Chicago Blackhawks need to figure out how to rest their players

Pius Suter #24, Chicago Blackhawks (Photo by Mike Ehrmann/Getty Images)
Pius Suter #24, Chicago Blackhawks (Photo by Mike Ehrmann/Getty Images) /

Not one of the Chicago Blackhawks is going to put their hands up and say, “Bench me, Coach!”

However, it needs to happen. Like every team in the league, Chicago’s players are almost certainly feeling the grind of the condensed season.  With that in mind, resting players is one of the things the taxi squad could be used for this year.

At just over the halfway mark for the 2020-21 season, the Chicago Blackhawks have crammed in 30 games since things kicked off January 13. That’s basically been about a game every other day for the last 60 days, and the season is only just past the halfway point. Additionally, league-wide protocols for COVID-19 will only further complicate things because adjustments to team schedules are made as the season progresses.

The problem is that rest is minimal for the players. Coach Jeremy Colliton even addressed this after last night’s loss to the Panthers. They aren’t fresh for any of their games, and the way the season is structured looks very much like the postseason.

Normally, once teams arrive at the point where games start falling every other day in the playoffs, it’s a sprint to the finish. This year, that sprint has been protracted over the entire, albeit shortened, 56-game season. It’s been quite a thing to behold. This is why Chicago’s use of the taxi squad could be so helpful, despite it being under-utilized.

To start the current grueling March schedule, Chicago had a few extra days off because the league needed to reschedule games at the last minute. When they played Tampa Bay, Chicago looked fresh, ready to go, and managed to take three points against the defending champions.

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This wasn’t an earth-shattering success, but it was a respectable result. The problem though was that third game against Tampa Bay, which at the time seemed like a fluke. Then the games against the Dallas Stars looked kind of similar. Then came the back-to-back losses to Florida. Chicago’s roster is already depleted, but it’s quite the task to steal wins from the best teams in the league when there’s no rest either.

In just about every one of those games, Chicago was largely outplayed. Truthfully, and especially against the Panthers, Chicago simply looked like they were losing to a better team. As has been the case this year, decent goaltending and special teams have kept the Blackhawks in games.

If either one of those falters, or even-strength play significantly deteriorates, then Chicago is in trouble. See the 6-3 loss against Florida if you need proof. Goaltending wasn’t bad, but the special teams simply were non-existent. The last several games, that’s been what’s happening. Maybe resting players might help alleviate the problems.

The Blackhawks have enough options at the center to play Philipp Kurashev and/or Pius Stuer on the wing, rather than in their natural positions. Brandon Pirri has barely played this year, but if he or Reese Johnson are slotted in to rest someone else in the bottom-6 will it really make a difference to the roster? Probably not, and so maybe it’s time to start trying this out. Same on defense. It would be no issue to swap younger defenders in and out of the lineup more frequently. Lucas Carlsson could take the place of Ian Mitchell fairly easily, for example.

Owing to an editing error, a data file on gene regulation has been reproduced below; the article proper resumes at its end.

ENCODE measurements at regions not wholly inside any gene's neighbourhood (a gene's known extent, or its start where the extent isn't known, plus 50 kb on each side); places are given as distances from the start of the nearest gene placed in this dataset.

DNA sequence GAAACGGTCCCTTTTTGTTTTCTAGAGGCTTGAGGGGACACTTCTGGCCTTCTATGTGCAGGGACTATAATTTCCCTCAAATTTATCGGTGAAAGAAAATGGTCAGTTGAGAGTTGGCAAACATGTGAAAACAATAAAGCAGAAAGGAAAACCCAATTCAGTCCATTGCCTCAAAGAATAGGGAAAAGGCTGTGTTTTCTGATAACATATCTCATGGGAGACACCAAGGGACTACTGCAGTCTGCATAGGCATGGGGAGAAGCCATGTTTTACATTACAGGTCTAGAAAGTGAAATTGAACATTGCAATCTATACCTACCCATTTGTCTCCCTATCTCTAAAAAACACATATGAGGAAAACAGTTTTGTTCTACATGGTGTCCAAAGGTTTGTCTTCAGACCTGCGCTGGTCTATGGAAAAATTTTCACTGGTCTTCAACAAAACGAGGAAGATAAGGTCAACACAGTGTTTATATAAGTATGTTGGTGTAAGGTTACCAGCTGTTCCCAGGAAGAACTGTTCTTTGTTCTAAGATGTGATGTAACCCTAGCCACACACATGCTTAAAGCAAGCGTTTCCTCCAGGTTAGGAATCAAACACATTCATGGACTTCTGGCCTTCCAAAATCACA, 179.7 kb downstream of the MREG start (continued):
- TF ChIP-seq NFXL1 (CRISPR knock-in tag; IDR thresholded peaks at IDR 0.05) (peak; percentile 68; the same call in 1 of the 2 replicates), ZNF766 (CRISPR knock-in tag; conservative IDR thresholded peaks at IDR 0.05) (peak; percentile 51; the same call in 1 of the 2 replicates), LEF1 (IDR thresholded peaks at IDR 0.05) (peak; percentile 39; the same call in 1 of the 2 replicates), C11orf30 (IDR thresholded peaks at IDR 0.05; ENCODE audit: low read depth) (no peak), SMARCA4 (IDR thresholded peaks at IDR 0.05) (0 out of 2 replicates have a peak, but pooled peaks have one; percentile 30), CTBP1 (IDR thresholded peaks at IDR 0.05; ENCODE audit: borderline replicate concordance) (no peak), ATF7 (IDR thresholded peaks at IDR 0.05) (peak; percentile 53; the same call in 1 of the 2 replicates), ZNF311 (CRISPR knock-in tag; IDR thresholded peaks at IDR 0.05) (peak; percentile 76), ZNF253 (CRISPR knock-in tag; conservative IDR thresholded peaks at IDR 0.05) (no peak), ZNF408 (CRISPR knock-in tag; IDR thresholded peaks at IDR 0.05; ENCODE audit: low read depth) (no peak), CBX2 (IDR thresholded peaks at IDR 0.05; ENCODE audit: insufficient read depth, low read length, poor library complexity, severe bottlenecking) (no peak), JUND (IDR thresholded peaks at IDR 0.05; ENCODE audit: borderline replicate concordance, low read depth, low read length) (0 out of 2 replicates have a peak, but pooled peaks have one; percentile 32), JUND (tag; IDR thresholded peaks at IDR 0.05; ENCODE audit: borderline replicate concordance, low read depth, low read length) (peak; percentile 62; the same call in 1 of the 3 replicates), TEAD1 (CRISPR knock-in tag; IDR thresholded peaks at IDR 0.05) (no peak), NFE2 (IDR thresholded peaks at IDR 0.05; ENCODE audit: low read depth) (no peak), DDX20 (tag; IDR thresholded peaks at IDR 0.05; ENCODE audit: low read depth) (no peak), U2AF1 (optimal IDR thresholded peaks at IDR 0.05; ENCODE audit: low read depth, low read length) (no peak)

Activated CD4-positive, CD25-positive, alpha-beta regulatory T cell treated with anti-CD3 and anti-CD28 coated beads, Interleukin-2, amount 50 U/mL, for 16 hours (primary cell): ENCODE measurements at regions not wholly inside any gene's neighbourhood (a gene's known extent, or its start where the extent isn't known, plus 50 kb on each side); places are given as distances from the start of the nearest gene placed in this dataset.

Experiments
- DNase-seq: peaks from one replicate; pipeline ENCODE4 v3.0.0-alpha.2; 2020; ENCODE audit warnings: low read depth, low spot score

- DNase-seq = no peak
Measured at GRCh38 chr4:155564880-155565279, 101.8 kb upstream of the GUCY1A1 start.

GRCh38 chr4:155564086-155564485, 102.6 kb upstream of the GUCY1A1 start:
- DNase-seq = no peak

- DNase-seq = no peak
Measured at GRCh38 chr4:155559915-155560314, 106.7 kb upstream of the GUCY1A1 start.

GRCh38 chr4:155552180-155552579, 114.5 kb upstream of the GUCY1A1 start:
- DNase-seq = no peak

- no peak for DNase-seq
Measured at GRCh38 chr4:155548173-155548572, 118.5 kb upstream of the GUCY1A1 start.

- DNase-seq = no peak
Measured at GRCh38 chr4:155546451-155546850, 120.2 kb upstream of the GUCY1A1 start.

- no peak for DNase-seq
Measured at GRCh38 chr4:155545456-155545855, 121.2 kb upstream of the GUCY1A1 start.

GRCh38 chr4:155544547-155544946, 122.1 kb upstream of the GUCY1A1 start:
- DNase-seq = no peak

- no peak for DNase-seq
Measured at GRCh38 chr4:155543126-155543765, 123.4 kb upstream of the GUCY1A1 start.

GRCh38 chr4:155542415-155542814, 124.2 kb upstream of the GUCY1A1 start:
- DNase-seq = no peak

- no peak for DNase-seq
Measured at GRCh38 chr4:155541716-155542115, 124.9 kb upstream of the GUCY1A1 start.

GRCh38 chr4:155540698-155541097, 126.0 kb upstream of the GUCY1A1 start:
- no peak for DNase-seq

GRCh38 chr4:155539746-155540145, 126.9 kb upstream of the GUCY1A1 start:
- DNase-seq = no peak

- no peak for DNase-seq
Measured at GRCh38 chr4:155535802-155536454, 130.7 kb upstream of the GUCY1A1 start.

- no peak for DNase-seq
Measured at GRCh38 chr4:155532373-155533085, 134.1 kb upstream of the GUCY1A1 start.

This would need to hold for the more experienced veterans as well. They aren’t going to request to sit out a game, but they probably all could use the break at this point. Is anyone really worried that Chicago might lose a game? The whole season was set up to make losing more palatable. If sitting a veteran will help for the last 26 games, why not try it?

This goes for Chicago’s apparent new starting goalie Kevin Lankinen as well. Sit him for a couple of games and dress Collin Delia and Malcolm Subban. There’s no reason not to at this point, and Lankinen would likely benefit from the time off.

The taxi squad was a clever idea to make sure teams had enough players to dress for games this year even if people had to step aside because of the pandemic protocols. The players would benefit from being benched a bit more. Not because of poor play, but because they need the break. The taxi squad should be used more often to help rotate players in and out of the lineup to ensure that everyone gets a breather now and then. They might not ask for it, but they all surely need it.

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If everyone that suits up for games is coming out exhausted, then the team’s effort will inevitably suffer. The taxi-squad is an under-utilized tool, and it could help the second half of the season be a bit more manageable for Chicago. Heavy minutes, shot blocks, and big hits may leave players on the roster looking for a way to recuperate. The taxi squad might hold the answer to that, and allow the players an opportunity to recover on the fly.